Hot springs tend to be seen in a caldera.
Why don't you get soaked in the volcanic crater lake?
Newberry National Volcanic Monument
Newberry volcano is located on the east side of the major crest of the Cascade Range.
It formed from the subduction of the oceanic Juan de Fuca and Gorda tectonic plates under the continental North American Plate.
The volcanic activities began about 600,000 years ago; and the last eruption was 1,300 years ago.
The area is maintained as a national volcanic monument.
One of the largest lave fields made of obsidian in the world is the must-see spot.
There are two volcanic crater lakes inside the caldera; Paulina Lake and East Lake.
Geothermal springs are seen in the both lakes.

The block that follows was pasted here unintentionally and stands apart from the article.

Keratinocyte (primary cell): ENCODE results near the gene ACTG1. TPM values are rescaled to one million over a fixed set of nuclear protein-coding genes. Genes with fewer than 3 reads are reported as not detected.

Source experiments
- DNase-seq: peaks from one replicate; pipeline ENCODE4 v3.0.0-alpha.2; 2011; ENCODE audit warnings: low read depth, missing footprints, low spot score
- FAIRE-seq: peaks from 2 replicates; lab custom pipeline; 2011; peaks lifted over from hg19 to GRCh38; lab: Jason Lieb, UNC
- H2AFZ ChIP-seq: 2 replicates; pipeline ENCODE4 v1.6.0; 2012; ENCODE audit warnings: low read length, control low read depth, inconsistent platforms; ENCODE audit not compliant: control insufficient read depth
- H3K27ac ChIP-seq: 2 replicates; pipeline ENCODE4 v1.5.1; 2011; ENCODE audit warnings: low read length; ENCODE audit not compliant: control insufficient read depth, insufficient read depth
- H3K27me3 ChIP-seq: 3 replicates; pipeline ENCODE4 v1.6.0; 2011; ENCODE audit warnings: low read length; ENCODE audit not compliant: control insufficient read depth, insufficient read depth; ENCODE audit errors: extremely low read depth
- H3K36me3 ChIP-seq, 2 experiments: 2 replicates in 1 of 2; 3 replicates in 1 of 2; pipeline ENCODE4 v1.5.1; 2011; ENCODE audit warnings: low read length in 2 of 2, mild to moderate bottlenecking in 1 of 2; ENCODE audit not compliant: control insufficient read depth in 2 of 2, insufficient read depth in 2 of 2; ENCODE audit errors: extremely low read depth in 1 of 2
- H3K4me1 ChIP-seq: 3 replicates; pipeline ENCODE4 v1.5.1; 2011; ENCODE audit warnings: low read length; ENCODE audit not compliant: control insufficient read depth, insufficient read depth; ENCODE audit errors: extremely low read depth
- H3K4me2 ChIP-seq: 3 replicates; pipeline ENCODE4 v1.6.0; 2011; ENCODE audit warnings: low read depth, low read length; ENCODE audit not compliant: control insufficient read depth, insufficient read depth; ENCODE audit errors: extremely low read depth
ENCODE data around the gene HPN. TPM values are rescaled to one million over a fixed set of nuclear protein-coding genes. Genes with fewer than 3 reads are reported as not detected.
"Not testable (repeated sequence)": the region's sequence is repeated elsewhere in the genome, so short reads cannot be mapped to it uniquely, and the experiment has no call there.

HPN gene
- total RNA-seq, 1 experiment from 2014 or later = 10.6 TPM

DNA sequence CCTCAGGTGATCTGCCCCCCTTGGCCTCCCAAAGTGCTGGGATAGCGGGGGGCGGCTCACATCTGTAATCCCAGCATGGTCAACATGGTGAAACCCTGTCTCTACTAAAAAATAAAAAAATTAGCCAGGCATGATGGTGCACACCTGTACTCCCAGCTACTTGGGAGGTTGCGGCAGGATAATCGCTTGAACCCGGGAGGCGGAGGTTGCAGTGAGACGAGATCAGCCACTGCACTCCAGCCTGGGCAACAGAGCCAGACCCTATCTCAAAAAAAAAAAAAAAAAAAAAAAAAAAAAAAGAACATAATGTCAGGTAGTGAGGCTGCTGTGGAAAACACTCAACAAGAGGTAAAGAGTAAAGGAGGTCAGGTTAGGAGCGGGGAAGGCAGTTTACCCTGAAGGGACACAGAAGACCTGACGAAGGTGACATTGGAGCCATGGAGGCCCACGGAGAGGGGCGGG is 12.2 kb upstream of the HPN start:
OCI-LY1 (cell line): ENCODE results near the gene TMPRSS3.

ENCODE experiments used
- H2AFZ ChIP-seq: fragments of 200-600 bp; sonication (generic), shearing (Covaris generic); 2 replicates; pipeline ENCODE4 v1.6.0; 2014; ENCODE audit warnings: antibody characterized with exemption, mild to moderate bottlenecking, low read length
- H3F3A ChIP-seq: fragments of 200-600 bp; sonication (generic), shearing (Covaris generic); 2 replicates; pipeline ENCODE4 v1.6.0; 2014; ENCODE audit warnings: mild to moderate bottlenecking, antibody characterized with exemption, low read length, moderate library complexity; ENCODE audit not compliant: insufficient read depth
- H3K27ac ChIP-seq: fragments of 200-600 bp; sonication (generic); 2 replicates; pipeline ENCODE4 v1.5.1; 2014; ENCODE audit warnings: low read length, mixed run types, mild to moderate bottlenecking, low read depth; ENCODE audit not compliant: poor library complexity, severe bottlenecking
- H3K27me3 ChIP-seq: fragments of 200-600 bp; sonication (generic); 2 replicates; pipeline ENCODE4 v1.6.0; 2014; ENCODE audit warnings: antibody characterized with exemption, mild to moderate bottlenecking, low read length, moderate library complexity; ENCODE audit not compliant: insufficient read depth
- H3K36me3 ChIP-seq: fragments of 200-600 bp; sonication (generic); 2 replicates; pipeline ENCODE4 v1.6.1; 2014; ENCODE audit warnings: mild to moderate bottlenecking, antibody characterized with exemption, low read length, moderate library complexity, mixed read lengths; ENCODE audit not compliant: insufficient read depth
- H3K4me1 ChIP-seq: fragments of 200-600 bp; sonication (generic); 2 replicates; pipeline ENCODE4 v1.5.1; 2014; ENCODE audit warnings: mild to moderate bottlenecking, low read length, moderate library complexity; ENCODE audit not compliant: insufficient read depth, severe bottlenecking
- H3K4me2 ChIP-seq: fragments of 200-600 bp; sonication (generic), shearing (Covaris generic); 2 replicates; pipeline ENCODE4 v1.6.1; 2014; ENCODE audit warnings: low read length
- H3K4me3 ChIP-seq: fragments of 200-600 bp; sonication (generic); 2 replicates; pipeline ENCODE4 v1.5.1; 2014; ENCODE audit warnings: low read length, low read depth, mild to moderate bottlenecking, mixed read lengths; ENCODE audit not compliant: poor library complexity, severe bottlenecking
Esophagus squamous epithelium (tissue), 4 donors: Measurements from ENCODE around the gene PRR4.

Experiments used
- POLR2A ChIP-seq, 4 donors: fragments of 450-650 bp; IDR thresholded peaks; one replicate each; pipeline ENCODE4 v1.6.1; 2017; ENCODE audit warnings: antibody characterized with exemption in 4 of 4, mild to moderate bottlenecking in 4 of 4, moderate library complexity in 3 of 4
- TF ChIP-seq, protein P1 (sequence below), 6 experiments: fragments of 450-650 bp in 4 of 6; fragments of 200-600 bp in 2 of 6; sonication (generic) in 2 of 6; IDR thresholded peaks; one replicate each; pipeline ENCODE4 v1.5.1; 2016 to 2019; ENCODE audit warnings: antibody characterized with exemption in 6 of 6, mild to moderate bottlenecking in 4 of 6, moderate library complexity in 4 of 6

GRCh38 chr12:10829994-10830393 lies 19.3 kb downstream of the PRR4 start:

This time I explored Lake Paulina, hiking from Little Crater Campground.
The trail stars from the northern edge of the camp site.
Visitors other than camping guests need additional a 0.6-mile, but the trail itself is around a 1.2-mile for one-way.
I observed bunch of obsidians along the trail.
The only problem was the incredible amount of flies.
Let's Dig Your Own Tub!
Hot springs are located in the northern side of the lake.
Annoying flies were not seen too much on the beach.
Many soaking spots were on the shore.
Most of them were surrounded by woods on three sides.
Not all of them were maintained in the best condition.
Some were completely sunken under the lake.
Don't worry; if you dig the shore by a shovel, you can easily create your own tub.
The bubbling hot water was odorless, 122 degrees F.
Be careful not to boil your hips.
In order to get nice water temperature, you have to carefully mix geothermal water with the lake water.
It was unclear to me about the clothing rule, but may be better to have swim suits as families are playing on boats.
I believe that this place is one of the most scenic hot springs in the U.S.
Paulina Lake Hot Springs, Newberry National Volcanic Monument, Oregon, U.S.
- StyleUndeveloped (entrance fee required)
- Water TempUp to 118 degrees F